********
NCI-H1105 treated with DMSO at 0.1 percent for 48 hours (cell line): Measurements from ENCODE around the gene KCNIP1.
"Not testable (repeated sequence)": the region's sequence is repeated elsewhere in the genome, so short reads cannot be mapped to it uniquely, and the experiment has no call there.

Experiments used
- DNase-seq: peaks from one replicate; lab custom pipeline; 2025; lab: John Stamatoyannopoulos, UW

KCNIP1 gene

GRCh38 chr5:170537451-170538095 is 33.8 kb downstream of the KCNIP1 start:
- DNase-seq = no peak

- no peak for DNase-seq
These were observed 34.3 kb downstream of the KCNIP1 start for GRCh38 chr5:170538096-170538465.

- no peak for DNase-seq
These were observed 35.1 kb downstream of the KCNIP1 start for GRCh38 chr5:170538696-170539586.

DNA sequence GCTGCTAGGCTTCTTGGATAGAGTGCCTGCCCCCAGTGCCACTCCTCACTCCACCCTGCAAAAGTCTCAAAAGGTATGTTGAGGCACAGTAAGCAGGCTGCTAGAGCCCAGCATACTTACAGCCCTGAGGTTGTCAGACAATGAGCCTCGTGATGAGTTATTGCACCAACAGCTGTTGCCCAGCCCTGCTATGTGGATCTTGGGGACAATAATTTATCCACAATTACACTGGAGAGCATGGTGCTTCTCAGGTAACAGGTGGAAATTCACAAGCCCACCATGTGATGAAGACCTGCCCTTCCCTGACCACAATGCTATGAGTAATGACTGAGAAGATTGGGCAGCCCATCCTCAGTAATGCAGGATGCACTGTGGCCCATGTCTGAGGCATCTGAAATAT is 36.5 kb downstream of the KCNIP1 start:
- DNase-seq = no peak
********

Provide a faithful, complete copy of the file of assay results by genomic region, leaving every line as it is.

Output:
NCI-H1105 treated with DMSO at 0.1 percent for 48 hours (cell line): Measurements from ENCODE around the gene KCNIP1.
"Not testable (repeated sequence)": the region's sequence is repeated elsewhere in the genome, so short reads cannot be mapped to it uniquely, and the experiment has no call there.

Experiments used
- DNase-seq: peaks from one replicate; lab custom pipeline; 2025; lab: John Stamatoyannopoulos, UW

KCNIP1 gene

GRCh38 chr5:170537451-170538095 is 33.8 kb downstream of the KCNIP1 start:
- DNase-seq = no peak

- no peak for DNase-seq
These were observed 34.3 kb downstream of the KCNIP1 start for GRCh38 chr5:170538096-170538465.

- no peak for DNase-seq
These were observed 35.1 kb downstream of the KCNIP1 start for GRCh38 chr5:170538696-170539586.

DNA sequence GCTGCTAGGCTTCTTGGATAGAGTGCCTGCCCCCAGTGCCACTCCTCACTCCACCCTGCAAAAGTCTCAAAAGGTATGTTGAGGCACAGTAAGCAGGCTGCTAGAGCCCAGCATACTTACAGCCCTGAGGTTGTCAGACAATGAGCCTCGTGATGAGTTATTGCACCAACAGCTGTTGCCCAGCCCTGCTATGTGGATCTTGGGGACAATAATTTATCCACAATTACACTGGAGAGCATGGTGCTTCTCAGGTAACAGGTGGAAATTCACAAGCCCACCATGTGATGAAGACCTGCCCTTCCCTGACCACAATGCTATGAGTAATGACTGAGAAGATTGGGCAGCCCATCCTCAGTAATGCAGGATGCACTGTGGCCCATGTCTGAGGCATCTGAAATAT is 36.5 kb downstream of the KCNIP1 start:
- DNase-seq = no peak